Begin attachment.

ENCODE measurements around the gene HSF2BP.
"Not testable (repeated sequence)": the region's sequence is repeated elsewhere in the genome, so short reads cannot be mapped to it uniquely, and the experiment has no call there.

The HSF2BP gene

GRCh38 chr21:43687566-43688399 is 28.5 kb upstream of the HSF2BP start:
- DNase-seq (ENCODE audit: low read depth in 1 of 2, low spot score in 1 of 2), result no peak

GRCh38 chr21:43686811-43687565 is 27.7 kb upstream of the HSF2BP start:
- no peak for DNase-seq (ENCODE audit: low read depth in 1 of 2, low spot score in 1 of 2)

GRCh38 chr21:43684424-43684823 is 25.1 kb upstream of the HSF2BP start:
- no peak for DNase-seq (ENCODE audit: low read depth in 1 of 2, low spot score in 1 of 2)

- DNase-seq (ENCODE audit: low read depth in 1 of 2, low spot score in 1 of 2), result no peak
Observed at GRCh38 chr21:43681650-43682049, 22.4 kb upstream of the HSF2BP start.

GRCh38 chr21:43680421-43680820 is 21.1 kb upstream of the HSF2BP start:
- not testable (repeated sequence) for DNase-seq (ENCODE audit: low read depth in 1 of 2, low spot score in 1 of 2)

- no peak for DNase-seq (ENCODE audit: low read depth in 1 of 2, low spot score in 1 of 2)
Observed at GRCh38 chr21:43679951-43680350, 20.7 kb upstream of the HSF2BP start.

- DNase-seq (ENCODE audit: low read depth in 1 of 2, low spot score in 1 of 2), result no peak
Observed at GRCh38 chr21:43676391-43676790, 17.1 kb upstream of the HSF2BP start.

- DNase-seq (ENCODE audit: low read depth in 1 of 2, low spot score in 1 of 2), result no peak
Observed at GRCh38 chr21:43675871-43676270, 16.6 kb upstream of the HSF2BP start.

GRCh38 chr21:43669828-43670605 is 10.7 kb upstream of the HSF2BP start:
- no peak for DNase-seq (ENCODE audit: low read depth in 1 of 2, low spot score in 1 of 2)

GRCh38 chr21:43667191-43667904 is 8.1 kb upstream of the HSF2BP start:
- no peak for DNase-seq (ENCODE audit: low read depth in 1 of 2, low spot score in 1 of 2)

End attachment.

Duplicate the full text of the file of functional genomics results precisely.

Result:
ENCODE measurements around the gene HSF2BP.
"Not testable (repeated sequence)": the region's sequence is repeated elsewhere in the genome, so short reads cannot be mapped to it uniquely, and the experiment has no call there.

The HSF2BP gene

GRCh38 chr21:43687566-43688399 is 28.5 kb upstream of the HSF2BP start:
- DNase-seq (ENCODE audit: low read depth in 1 of 2, low spot score in 1 of 2), result no peak

GRCh38 chr21:43686811-43687565 is 27.7 kb upstream of the HSF2BP start:
- no peak for DNase-seq (ENCODE audit: low read depth in 1 of 2, low spot score in 1 of 2)

GRCh38 chr21:43684424-43684823 is 25.1 kb upstream of the HSF2BP start:
- no peak for DNase-seq (ENCODE audit: low read depth in 1 of 2, low spot score in 1 of 2)

- DNase-seq (ENCODE audit: low read depth in 1 of 2, low spot score in 1 of 2), result no peak
Observed at GRCh38 chr21:43681650-43682049, 22.4 kb upstream of the HSF2BP start.

GRCh38 chr21:43680421-43680820 is 21.1 kb upstream of the HSF2BP start:
- not testable (repeated sequence) for DNase-seq (ENCODE audit: low read depth in 1 of 2, low spot score in 1 of 2)

- no peak for DNase-seq (ENCODE audit: low read depth in 1 of 2, low spot score in 1 of 2)
Observed at GRCh38 chr21:43679951-43680350, 20.7 kb upstream of the HSF2BP start.

- DNase-seq (ENCODE audit: low read depth in 1 of 2, low spot score in 1 of 2), result no peak
Observed at GRCh38 chr21:43676391-43676790, 17.1 kb upstream of the HSF2BP start.

- DNase-seq (ENCODE audit: low read depth in 1 of 2, low spot score in 1 of 2), result no peak
Observed at GRCh38 chr21:43675871-43676270, 16.6 kb upstream of the HSF2BP start.

GRCh38 chr21:43669828-43670605 is 10.7 kb upstream of the HSF2BP start:
- no peak for DNase-seq (ENCODE audit: low read depth in 1 of 2, low spot score in 1 of 2)

GRCh38 chr21:43667191-43667904 is 8.1 kb upstream of the HSF2BP start:
- no peak for DNase-seq (ENCODE audit: low read depth in 1 of 2, low spot score in 1 of 2)